Renowned journalist Michele Serra wrote a while back that, before the successful period you had, Inter fans almost wallowed in their stream of rotten luck. Could you be credited with doing away with that sentiment?
“It was part of the club’s personality, part of a story. When I spoke just now about being snobbish, it’s precisely this feeling different, smarter, more long-suffering. It was a good thing, but also something that had to be overcome. Fortunately we did manage to overcome it. I must admit there was some wallowing involved, and a comical element to it too. I’m not going to get into serious matters now, but there were reasons behind all that bad luck [smiling]…"
To what extent would you say you’ve followed in your father’s footsteps?
"There’s no doubt he gave me a lot for many reasons, because it was such an intense adventure: dad’s experience at Inter was so hands-on that ours was too. He dragged us in, got us involved in all sorts of meetings, no matter how delicate they were. He always made sure we were a part of it. That sort of experience was useful to me years later to understand how to deal with things, although obviously the world has changed totally, in communications, in the management of the players, the agents. These aren’t negative things but they do complicate matters. So I had to deal with them all as I went along and I did it without expecting to control everything, but trying to go through it all with the pleasure and privilege of having such a task to do. My dad was undoubtedly a fantastic person so you can’t compare anything except our blood and our passion."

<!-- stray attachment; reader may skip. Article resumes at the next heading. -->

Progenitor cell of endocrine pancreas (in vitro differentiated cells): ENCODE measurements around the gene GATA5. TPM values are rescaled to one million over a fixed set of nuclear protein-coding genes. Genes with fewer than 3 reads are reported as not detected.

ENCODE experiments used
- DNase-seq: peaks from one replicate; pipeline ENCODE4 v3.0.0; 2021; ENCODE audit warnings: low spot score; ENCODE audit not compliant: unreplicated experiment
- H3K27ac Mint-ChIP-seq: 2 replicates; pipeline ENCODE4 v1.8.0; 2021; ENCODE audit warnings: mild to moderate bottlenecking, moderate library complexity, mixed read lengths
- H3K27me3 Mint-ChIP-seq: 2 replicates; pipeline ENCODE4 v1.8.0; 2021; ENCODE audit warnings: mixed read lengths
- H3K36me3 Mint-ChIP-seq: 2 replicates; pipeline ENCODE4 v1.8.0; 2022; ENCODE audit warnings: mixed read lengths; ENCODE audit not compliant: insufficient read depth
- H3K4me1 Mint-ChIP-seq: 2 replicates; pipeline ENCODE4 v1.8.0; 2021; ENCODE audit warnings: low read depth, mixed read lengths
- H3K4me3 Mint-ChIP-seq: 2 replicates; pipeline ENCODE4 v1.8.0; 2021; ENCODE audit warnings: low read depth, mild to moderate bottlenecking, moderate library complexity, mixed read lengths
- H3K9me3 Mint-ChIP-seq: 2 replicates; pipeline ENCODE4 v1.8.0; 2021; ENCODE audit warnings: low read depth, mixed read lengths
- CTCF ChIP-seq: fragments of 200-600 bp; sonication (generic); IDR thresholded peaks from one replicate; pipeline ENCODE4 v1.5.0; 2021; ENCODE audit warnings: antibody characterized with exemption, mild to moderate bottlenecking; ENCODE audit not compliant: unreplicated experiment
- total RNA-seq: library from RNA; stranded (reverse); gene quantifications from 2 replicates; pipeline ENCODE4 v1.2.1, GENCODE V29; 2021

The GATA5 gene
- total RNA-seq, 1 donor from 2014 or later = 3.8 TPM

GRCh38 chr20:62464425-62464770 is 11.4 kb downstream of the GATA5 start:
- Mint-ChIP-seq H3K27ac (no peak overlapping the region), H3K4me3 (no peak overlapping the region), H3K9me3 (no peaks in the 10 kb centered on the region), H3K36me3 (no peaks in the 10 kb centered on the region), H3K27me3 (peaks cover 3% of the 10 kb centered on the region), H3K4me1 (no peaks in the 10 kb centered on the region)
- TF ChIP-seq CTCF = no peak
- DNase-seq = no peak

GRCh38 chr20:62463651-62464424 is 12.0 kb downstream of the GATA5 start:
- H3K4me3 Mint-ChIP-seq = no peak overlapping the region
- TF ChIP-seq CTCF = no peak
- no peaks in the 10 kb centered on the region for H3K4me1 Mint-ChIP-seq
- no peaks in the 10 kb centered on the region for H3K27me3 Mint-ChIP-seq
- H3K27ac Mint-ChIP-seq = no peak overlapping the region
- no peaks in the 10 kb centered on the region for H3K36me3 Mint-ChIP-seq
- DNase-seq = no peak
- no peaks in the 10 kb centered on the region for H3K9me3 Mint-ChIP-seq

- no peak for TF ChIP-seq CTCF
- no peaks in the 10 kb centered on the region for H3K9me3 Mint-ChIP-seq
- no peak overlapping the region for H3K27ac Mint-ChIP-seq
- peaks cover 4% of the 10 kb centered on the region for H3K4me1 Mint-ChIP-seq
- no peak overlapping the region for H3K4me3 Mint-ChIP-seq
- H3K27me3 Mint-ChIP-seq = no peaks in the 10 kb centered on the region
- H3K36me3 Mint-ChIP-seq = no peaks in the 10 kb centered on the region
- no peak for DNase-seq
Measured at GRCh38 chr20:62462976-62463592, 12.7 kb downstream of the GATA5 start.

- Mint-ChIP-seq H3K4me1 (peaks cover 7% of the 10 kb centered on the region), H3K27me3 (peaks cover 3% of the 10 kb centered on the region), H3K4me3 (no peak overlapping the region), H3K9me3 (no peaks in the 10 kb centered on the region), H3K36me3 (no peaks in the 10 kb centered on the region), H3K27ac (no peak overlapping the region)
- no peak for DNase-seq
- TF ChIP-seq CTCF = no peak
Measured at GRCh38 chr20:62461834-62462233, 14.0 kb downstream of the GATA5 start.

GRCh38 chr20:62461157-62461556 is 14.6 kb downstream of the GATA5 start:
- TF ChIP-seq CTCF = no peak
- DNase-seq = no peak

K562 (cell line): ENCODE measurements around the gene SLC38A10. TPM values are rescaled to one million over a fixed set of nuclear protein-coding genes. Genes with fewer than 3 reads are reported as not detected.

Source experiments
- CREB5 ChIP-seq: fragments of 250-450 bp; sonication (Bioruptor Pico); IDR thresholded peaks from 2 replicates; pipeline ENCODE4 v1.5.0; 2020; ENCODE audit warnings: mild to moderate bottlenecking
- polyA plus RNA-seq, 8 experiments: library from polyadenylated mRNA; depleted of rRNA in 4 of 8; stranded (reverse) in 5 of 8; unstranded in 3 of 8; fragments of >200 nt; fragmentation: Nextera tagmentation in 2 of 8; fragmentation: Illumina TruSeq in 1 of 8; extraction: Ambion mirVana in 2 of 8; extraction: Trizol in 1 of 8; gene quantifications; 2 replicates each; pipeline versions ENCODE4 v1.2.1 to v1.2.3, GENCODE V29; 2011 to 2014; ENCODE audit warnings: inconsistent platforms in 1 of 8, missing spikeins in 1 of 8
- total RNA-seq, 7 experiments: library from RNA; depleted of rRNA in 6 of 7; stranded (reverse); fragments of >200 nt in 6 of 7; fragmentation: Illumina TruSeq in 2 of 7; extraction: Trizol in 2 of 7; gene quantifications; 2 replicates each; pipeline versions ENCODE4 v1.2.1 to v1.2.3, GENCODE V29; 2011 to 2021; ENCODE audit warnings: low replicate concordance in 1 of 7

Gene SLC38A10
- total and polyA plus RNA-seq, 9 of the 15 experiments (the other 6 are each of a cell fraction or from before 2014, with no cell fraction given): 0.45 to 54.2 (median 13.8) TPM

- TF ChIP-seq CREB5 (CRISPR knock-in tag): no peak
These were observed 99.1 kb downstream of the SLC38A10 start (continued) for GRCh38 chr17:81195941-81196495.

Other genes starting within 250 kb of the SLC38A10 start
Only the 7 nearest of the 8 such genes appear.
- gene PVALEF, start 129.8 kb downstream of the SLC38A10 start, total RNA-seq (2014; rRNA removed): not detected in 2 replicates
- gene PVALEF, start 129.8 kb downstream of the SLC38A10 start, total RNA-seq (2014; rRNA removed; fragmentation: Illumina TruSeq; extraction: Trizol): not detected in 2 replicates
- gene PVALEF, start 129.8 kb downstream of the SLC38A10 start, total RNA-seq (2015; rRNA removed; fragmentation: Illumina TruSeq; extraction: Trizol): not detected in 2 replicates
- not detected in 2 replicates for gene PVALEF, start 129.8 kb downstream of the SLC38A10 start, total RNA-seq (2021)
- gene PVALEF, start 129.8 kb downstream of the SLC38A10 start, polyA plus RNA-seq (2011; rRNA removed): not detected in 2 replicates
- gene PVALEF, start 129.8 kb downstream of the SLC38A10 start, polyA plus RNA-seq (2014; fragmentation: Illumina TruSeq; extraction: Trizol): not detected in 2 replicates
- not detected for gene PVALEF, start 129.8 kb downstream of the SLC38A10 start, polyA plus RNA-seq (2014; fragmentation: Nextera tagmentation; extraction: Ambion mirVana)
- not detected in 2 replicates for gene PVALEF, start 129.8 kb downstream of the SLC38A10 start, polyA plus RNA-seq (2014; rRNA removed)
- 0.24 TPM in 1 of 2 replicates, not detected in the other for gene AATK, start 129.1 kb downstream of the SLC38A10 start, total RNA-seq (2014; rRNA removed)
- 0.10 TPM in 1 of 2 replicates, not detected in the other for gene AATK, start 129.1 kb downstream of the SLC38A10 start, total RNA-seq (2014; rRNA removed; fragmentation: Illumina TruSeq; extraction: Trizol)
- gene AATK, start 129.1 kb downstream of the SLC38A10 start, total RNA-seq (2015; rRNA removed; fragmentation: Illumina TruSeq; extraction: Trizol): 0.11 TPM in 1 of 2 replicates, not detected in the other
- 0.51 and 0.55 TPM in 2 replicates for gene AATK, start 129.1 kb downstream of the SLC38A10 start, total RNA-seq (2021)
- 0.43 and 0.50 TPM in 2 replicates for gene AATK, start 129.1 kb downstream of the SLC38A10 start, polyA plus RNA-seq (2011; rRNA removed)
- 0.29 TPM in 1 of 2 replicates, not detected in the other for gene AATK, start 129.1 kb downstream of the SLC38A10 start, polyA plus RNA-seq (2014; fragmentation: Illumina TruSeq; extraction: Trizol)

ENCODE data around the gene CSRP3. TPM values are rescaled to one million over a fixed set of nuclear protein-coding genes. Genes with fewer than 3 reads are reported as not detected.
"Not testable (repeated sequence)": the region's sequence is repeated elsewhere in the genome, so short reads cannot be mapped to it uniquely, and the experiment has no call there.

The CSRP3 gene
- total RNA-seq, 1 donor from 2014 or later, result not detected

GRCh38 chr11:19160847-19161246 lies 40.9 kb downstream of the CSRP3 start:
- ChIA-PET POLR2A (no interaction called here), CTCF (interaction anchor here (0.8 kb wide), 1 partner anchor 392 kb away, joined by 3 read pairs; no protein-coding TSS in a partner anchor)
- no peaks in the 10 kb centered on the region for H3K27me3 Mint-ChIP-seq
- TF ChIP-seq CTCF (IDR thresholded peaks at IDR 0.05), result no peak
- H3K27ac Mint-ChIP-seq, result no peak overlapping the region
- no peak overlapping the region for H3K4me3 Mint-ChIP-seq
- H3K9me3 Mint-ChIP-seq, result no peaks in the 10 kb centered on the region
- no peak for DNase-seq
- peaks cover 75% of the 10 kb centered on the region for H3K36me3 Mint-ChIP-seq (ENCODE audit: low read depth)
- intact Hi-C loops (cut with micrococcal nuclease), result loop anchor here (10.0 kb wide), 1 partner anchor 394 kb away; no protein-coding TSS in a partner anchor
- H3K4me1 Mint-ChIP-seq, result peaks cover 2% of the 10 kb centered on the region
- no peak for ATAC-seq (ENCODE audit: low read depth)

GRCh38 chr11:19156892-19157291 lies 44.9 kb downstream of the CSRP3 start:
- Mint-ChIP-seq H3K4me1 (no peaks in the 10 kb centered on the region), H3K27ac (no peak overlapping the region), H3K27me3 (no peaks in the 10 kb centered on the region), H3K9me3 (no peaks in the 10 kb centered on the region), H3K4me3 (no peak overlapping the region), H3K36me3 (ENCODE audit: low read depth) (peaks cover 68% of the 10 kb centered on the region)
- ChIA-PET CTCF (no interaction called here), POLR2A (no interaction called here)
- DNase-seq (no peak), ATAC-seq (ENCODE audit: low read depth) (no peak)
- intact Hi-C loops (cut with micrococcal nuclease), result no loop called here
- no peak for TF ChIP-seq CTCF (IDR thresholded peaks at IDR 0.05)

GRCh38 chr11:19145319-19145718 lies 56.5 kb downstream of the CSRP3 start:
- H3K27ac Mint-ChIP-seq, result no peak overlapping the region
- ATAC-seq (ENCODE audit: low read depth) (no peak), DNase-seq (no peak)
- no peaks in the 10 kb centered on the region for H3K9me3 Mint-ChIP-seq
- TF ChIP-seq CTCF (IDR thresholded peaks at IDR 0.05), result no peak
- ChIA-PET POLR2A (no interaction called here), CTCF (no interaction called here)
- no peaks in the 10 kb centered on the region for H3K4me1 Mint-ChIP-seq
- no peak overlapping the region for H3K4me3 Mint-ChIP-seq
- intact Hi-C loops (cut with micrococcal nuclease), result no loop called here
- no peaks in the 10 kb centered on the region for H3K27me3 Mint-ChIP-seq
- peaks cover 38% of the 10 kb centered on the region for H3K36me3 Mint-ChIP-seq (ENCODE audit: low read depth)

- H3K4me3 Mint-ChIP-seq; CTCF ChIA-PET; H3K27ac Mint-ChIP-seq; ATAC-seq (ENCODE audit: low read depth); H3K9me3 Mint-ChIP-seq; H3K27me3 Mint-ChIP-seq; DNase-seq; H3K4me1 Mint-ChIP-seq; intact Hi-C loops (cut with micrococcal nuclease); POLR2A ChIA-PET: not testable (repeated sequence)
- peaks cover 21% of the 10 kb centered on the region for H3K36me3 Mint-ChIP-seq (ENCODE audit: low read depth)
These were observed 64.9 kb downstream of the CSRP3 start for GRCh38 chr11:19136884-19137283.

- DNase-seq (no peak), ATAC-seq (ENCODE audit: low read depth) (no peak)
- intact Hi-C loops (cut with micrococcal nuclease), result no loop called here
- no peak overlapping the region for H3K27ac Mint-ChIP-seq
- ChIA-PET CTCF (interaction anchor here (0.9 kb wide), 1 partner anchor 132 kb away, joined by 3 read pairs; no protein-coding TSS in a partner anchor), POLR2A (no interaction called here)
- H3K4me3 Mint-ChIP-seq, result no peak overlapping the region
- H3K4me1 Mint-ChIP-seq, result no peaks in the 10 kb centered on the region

Do you take over Inter as a therapeutic experience, to grow, but not to do business?
"It might be a business for lots of people, but not for us. What it can be is a school where you understand how business works, because in football everything is so quick and the pace of it all forces you to come up with rapid solutions; you have to know how to do your job and the other things you do at a different pace and with a different level of patience. Your character doesn’t change, if you’re someone who reacts you still react, but you learn to give it a bit more thought, to be a bit more tolerant."